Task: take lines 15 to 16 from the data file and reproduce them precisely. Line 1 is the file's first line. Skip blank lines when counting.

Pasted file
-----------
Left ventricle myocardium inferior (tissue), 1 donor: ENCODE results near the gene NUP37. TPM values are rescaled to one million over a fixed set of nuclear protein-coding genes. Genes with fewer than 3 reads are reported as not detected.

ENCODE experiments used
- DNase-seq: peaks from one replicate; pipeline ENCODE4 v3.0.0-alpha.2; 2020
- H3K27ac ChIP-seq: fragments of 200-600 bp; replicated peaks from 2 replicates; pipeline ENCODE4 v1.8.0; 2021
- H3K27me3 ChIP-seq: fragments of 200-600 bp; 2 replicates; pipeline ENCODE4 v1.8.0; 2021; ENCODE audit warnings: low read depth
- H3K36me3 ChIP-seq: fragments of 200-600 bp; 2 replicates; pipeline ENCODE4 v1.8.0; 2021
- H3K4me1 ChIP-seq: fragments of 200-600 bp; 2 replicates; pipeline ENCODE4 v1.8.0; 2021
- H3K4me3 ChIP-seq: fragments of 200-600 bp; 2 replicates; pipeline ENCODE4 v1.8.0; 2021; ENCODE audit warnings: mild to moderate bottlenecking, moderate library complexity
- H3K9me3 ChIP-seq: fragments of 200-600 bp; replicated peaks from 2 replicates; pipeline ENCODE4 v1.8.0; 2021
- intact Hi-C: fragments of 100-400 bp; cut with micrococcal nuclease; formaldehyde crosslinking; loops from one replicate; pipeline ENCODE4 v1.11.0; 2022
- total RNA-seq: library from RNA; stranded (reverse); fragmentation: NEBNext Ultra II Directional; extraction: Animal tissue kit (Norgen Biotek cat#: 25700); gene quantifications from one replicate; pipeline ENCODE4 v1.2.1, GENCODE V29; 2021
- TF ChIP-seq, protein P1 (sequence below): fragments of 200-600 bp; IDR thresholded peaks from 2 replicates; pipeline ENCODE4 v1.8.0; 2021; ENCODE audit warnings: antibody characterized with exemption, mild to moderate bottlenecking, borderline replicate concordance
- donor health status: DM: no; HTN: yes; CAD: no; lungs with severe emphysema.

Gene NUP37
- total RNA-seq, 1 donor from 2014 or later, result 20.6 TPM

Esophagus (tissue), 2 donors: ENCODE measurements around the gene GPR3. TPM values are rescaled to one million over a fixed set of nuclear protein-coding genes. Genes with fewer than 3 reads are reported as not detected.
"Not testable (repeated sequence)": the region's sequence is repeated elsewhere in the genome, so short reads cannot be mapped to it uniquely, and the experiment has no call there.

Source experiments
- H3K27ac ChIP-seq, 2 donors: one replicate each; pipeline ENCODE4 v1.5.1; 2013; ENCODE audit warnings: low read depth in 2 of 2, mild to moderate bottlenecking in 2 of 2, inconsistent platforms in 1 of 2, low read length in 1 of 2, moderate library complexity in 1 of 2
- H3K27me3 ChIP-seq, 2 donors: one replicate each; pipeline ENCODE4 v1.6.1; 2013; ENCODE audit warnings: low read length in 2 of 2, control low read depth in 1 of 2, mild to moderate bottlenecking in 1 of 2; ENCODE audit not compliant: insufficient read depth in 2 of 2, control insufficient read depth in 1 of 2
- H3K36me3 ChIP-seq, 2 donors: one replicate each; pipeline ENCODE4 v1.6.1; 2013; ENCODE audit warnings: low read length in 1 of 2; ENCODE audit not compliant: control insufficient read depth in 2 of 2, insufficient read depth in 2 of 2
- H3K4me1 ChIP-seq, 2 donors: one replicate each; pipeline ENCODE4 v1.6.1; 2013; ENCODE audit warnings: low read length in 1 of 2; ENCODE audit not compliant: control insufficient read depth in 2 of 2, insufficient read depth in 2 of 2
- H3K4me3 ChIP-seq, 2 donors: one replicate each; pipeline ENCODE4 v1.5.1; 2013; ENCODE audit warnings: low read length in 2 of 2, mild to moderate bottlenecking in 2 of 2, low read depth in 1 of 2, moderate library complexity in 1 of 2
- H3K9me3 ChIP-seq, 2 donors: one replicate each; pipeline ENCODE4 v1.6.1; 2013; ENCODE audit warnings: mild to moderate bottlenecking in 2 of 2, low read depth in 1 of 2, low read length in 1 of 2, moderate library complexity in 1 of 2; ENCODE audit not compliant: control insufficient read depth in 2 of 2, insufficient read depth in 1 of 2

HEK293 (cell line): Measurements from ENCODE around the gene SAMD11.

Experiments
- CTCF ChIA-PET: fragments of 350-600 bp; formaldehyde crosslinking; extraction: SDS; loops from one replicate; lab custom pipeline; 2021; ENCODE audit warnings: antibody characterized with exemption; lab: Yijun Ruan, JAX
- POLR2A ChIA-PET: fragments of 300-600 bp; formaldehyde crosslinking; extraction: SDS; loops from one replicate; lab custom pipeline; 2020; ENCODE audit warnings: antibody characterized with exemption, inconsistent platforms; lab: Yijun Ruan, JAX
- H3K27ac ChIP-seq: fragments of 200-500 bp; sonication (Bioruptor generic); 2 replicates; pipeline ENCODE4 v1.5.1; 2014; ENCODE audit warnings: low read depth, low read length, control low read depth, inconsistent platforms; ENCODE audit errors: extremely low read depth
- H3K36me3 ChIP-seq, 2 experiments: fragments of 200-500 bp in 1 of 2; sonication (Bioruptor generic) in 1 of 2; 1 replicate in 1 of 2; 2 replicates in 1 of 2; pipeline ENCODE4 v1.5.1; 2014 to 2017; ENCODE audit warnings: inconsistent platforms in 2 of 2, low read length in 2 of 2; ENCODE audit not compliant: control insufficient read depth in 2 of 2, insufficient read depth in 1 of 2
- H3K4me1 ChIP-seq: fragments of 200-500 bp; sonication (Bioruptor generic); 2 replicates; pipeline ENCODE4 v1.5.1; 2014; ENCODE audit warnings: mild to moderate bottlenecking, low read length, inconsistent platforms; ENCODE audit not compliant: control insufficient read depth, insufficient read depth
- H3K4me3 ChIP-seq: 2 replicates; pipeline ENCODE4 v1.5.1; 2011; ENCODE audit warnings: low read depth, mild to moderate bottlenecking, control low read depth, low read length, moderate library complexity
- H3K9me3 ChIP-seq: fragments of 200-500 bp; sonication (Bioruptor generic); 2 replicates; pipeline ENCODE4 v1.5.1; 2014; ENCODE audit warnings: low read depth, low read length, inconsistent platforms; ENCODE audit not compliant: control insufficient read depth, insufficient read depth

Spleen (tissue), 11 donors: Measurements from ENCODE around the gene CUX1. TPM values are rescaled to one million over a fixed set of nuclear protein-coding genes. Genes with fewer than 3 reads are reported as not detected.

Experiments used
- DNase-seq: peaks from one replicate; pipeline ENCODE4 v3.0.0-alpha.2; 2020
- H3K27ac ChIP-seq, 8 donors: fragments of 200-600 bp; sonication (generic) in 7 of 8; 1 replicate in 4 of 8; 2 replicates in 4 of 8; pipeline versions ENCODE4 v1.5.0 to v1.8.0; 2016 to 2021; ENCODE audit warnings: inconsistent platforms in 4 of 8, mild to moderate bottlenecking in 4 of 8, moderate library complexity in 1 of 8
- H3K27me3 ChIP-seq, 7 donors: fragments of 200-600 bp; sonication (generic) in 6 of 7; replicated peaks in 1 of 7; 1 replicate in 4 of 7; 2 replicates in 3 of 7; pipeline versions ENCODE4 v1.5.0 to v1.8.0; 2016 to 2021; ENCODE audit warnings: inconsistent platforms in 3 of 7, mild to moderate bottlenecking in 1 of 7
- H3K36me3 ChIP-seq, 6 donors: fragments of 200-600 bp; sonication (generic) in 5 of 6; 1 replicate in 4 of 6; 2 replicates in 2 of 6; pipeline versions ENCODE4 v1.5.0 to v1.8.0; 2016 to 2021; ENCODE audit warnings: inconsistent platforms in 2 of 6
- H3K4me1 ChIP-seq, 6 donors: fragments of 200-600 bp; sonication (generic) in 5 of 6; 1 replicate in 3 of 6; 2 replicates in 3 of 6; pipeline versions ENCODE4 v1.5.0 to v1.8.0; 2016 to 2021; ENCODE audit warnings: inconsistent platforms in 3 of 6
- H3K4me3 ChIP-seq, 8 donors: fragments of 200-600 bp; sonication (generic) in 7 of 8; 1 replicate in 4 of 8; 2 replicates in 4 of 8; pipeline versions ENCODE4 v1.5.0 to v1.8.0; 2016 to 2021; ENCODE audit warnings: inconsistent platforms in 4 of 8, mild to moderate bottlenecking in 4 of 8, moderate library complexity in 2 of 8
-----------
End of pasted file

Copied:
- total RNA-seq, 1 donor from 2014 or later, result 20.6 TPM

Esophagus (tissue), 2 donors: ENCODE measurements around the gene GPR3. TPM values are rescaled to one million over a fixed set of nuclear protein-coding genes. Genes with fewer than 3 reads are reported as not detected.